In 2014/15, there were 1,129 claims that received compensation for unfair dismissal. The maximum award in an unfair dismissal claim was £238,216 and the average (mean) award was £12,362.

In 2014/15, there were 219 discrimination claims where compensation was awarded. The maximum amount awarded was £557,039.

The above numbers do not include claims conciliated by ACAS or other forms of settlement, as the terms of such settlements are confidential to the parties.

Chris Hadrill, a specialist employment solicitor at Redmans, commented on the statistics: “These statistics clearly show that there has not only been a reduction in the total number of claims made but also a clear reduction in the number of successful claims made. It remains to be seen whether Employment Tribunal fees are having the intended effect of discouraging ‘unmeritorious’ claims or whether they are in fact discouraging claimants with otherwise-successful claims from pursuing justice.”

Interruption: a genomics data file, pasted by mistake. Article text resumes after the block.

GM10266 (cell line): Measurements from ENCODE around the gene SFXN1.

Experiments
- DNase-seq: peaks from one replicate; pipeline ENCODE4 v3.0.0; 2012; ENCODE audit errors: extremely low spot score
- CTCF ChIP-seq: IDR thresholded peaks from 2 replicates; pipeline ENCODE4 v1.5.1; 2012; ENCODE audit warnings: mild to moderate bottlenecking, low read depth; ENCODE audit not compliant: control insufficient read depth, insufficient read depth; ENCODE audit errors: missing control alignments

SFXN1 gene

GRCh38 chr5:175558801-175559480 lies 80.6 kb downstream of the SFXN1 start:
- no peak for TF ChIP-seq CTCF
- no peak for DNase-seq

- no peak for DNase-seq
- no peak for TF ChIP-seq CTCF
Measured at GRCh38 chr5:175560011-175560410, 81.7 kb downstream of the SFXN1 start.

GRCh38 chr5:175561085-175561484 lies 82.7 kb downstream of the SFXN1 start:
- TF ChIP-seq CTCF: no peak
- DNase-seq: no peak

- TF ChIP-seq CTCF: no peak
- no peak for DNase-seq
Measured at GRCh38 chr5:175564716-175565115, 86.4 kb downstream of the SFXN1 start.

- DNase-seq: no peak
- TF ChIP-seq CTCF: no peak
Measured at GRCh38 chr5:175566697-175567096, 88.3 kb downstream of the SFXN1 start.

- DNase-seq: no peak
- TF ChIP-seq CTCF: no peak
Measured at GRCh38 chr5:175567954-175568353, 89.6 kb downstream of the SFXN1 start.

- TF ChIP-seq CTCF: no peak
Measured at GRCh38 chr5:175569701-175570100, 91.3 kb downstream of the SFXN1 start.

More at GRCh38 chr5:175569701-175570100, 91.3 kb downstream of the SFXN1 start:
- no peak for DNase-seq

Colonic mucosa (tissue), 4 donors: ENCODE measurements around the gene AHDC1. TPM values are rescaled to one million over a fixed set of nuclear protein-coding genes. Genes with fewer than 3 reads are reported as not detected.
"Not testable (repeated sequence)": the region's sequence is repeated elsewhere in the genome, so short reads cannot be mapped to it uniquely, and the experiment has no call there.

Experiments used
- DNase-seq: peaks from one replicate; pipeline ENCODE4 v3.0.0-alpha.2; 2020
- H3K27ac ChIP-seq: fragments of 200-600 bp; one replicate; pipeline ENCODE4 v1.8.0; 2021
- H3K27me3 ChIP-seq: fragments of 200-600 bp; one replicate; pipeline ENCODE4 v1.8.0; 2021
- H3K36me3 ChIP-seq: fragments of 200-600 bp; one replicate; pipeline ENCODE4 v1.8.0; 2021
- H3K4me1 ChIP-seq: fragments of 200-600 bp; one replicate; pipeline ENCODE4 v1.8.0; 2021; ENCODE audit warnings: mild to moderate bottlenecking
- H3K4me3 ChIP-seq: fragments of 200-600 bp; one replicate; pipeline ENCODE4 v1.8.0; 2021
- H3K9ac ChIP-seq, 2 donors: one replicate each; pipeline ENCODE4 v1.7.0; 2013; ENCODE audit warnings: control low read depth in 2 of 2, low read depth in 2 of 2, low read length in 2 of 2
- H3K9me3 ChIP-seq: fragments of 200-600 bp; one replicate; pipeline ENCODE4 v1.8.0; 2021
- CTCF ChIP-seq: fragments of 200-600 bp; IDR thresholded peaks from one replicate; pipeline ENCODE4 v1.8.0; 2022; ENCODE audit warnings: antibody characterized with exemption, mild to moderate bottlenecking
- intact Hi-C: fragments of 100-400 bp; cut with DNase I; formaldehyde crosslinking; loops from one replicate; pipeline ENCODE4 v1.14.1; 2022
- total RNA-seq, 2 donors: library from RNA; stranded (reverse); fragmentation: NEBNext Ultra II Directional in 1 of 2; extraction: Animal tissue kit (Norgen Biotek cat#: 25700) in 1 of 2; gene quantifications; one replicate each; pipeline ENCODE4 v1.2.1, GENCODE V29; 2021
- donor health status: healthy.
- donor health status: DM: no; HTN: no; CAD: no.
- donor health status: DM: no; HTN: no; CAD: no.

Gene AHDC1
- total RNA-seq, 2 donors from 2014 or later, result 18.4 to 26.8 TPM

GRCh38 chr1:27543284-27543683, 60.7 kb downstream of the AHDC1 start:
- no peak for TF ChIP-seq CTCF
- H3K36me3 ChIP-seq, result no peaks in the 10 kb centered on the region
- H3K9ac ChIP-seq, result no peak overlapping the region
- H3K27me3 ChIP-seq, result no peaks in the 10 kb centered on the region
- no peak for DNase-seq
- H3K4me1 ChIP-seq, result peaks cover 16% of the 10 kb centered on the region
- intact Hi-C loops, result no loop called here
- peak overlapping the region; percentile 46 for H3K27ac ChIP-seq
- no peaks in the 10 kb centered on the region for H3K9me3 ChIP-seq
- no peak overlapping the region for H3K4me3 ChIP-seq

Previous reports can be found on the Government website here.

Redmans are litigators and employment solicitors in Chiswick

Wednesday, 2 September 2015

Can a Private Investigator be an aid to the legal process?

Guest PostPrivate Detective
With the number of high profile court cases recently featuring journalists who used the services of Private Investigators you may be excused for thinking the investigators are a thoroughly disreputable lot. Case after case we heard the same story; the journalist had simply employed a detective to hack into people’s mobile phones and gather the gossip they needed for their stories.

Given the recent negative publicity it would therefore be natural to find some reticence on the part of the legal profession to use Private Investigators for fear of falling foul of the law themselves.

Of course this fear is unfounded and generations of solicitors have successfully used investigators to help them achieve the legal outcome they were looking for. We should be clear that the odd bad apple doesn’t spoil the bunch.

So what should you look for when choosing a Private Detective?